This is a sponsored guest post.
Many women of all ages suffer unwanted pregnancy, sometimes as a result of abuse or rape. This is a trauma that is very difficult to overcome, and one that brings with it more than one aspect to deal with. A rape victim, for example, suffers great trauma from the event itself, but should she become pregnant as a result, the trauma is exaggerated. Indeed, half of rape victims in the USA are older than 24 years of age, so it is not just young women who suffer such trauma.
It may help to look at some statistics to get an idea of the scale of the problem. According to the National Sexual Violence Resource Center, 1 in 5 women will be raped sometime in their life, and 1 in 71 men. Rape is the most underreported crime, often because it occurs between adults who are already in a relationship of some sort. Post Traumatic Stress Disorder is a common result of this violence and many men and women suffer silently throughout their lifetimes.
Immediately After Rape or Abuse
NOTE: If you were just raped or abused, please report the event so the abuser does not continue the behavior without consequence.
A hospital or other medical provider can do a medical exam to take evidence for the legal case. Please do not suffer silently. You did not deserve this treatment.
Getting Support After Rape and Sexual Abuse
One of the best ways to recover from sexual abuse is to confide on someone who will not judge, but will be there to support you in the healing process. This can be a close friend or family member, a doctor, or therapist. There are also Rape Crisis Hotlines that you can call to talk through the event, get a listening ear, and if you need it, advice on what to do next. While rape is underreported, that doesn’t mean that you shouldn’t report it. The #metoo movement has shown that many people have been sexually abused and stayed quiet, only allowing the perpetrators more opportunities to abuse people.
Whether you choose to report the event to legal parties or not, be sure to confide in someone who can help you process the event.
Sexual Abuse is Not Your Fault
Period. Unfortunately, you can’t change the past. However, you can forgive yourself for it. Do not take blame that isn’t yours. Your body is YOUR property, not someone else’s. No matter what they try to tell you. You don’t deserve to be treated that way and you don’t need to continue tolerating that treatment.
Break Relationships with Your Abuser
In many cases, you have the choice to stop interacting with your abuser. It may require extra measures, it may require extra effort. Your safety and well being are worth it. Do not continue a relationship with someone who is sexually abusing you. Oftentimes, abusers will tell lies such as “No one else will want you” or you may even think it yourself. This is not true. Please reach out to a counselor to work through the events of your past so that you can thrive in the future.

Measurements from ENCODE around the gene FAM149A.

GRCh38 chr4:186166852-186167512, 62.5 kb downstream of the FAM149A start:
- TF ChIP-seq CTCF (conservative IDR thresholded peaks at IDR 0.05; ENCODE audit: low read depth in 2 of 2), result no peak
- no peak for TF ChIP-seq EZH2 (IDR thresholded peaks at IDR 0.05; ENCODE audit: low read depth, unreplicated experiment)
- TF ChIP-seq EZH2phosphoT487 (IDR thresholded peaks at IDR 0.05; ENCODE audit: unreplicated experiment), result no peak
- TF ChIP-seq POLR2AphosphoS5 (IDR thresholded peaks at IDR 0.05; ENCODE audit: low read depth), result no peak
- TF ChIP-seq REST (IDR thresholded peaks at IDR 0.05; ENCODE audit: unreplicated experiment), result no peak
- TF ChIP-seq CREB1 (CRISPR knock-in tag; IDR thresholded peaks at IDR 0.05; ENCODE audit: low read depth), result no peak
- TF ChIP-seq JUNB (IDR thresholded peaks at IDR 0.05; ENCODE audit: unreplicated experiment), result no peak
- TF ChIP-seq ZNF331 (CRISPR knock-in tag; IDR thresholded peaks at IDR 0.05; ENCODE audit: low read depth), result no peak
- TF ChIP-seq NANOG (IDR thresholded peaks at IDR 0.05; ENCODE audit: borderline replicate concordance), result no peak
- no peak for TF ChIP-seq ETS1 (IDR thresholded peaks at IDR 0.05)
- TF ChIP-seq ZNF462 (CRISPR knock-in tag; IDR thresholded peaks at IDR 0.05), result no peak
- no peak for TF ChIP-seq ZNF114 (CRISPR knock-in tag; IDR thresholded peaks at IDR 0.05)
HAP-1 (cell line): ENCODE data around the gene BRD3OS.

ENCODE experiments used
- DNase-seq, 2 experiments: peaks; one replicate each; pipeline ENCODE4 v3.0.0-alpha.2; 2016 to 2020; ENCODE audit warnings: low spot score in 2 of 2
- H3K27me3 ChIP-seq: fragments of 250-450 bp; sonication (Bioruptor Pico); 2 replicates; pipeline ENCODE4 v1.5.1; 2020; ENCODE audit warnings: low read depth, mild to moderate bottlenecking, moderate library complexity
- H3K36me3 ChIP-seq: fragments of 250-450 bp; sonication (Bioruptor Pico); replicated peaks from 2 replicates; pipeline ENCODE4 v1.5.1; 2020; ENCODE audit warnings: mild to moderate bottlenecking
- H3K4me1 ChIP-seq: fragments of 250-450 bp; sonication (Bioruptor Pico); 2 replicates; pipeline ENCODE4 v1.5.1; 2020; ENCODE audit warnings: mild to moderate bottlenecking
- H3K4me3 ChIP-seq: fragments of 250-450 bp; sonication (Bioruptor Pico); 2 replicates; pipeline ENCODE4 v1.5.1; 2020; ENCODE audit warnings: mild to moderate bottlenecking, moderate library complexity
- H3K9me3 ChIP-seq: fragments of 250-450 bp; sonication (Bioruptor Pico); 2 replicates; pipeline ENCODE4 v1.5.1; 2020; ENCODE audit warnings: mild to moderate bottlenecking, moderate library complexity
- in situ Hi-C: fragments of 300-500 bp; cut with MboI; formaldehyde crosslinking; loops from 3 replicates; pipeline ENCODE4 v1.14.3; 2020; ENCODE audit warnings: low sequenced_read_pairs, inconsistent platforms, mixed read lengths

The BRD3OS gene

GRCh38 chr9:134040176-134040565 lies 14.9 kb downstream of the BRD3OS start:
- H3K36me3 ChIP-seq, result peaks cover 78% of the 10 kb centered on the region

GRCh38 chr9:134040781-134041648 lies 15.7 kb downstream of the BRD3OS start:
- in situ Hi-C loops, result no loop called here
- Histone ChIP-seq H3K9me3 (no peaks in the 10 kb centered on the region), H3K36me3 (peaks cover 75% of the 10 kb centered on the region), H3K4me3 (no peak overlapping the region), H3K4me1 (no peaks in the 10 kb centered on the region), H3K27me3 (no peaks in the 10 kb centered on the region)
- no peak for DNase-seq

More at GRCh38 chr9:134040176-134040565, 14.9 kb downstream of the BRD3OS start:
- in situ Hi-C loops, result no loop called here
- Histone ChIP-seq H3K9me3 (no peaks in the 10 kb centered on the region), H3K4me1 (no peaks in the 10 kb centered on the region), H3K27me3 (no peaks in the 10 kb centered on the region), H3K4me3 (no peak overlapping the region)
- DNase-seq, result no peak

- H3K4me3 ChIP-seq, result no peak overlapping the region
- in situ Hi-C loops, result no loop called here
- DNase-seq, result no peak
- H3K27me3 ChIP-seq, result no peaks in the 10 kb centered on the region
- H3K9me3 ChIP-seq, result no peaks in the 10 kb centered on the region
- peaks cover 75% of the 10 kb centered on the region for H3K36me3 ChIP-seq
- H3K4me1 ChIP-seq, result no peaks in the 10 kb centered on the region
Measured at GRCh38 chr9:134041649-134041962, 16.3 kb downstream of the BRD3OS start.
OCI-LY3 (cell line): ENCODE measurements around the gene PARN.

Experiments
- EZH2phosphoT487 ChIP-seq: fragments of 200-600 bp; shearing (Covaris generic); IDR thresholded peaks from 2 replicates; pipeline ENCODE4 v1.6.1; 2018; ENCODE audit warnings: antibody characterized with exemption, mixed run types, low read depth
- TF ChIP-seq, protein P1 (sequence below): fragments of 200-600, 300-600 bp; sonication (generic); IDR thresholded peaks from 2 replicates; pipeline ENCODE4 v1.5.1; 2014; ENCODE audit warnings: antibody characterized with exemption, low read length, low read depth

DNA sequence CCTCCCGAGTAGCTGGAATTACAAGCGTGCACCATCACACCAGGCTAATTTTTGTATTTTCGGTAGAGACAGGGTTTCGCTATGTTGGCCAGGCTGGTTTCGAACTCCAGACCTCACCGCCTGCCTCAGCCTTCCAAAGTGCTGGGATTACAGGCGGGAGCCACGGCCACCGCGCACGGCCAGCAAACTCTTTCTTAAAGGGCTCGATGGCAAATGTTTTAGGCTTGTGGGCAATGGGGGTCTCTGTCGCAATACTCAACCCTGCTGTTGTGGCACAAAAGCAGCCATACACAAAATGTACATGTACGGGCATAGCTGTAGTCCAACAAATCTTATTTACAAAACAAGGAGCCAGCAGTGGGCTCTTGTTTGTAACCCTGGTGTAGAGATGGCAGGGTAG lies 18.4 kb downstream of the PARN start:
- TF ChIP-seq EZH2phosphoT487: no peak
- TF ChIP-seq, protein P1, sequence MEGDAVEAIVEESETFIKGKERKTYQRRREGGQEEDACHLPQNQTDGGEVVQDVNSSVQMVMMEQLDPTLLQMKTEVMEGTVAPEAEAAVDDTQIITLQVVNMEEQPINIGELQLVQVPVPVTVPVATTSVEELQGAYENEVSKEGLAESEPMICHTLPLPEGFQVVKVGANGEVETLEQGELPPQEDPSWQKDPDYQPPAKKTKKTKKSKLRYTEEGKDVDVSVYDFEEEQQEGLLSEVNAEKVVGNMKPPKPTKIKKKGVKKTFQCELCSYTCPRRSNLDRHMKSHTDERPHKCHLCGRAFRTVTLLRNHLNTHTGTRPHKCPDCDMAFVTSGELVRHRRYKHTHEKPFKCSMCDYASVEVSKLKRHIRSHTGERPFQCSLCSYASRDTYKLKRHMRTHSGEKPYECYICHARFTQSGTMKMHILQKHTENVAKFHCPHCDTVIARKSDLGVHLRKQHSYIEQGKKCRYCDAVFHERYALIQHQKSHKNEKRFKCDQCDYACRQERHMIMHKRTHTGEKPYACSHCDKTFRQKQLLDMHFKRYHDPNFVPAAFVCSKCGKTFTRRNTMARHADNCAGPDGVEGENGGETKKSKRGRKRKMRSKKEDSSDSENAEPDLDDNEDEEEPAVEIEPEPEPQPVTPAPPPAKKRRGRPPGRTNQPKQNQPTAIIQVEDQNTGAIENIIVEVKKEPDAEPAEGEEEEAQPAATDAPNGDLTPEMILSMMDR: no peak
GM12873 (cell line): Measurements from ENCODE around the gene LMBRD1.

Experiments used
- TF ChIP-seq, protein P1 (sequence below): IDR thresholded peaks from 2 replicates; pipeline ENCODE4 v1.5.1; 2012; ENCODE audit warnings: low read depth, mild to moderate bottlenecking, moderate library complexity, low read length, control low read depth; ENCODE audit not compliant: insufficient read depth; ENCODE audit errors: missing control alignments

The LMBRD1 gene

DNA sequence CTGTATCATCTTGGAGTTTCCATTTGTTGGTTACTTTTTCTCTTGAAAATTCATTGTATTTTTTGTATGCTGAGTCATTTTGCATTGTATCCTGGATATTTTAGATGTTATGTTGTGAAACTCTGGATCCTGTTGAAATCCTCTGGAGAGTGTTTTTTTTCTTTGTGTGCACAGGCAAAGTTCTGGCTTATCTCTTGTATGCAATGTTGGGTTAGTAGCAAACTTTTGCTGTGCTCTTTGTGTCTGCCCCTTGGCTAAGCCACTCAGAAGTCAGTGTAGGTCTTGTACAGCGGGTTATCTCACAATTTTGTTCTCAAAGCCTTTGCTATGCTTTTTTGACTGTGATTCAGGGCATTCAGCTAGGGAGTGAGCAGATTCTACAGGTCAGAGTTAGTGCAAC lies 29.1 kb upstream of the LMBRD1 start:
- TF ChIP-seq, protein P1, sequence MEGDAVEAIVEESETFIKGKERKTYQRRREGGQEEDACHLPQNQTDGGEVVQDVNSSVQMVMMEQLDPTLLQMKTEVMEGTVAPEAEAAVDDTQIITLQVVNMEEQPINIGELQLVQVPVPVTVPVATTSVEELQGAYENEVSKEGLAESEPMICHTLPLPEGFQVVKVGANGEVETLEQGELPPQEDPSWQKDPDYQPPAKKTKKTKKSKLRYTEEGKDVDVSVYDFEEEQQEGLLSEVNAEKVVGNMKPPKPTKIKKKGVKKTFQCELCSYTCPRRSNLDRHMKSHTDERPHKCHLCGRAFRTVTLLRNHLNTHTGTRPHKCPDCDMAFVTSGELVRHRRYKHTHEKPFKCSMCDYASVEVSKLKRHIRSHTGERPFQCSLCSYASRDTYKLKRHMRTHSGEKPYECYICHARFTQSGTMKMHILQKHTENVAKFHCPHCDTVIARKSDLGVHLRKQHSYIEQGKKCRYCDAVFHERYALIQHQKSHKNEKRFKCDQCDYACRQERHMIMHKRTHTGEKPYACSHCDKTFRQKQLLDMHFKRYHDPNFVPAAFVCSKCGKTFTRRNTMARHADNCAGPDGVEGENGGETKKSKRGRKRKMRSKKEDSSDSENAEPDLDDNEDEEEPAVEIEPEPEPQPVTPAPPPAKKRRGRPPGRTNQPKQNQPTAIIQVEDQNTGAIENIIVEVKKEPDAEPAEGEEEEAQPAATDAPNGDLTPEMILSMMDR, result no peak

Pregnancy After Sexual Abuse
In the immediate aftermath of a rape, you may not know whether you are pregnant or not. There are many pregnancy resource centers that will be more than happy to help you.
While only a small portion of raped women become pregnancy, it is estimated that 1.5% of 850,000 abortions reported in the US in 2015 were the result of abuse or incest. Although that 1.5% figure appears very low, that is still more than 12,000 women each year who have an abortion following pregnancy due to sexual abuse. Think of that as a small town’s population, and remember again that these or only recorded, official figures. Of course, sometimes an abortion doctor may not be aware of the situation creating the pregnancy. Women who were raped and become pregnant may not wish to report it. Many rape victims keep, and love, their babies. While an abortion may remove the woman’s responsibility for a child, it does not promote, and may even prevent, emotional healing.
Fortunately, for women who have been raped and fallen pregnant there is plenty of expert help around, and it is essential that anyone in this situation seeks such help. Counseling is widely available – and for many women is a great help – but it may be that in the first instance, dealing with the unwanted baby is an urgent issue. This is where you need to talk to an experienced, qualified and licensed therapist, one who will talk to you in confidence, and advise you as to the right course of action.
Recovering From Sexual Abuse
Recovering from sexual abuse is possible and the more you take responsibility to heal, the better your outcome will be. This does not mean that you need to dwell on the event every day. Working through the event, forgiving yourself, and acknowledging that the other person was wrong and you don’t have to like are powerful steps in the process. You have better days ahead and we look forward to hearing your stories of healing.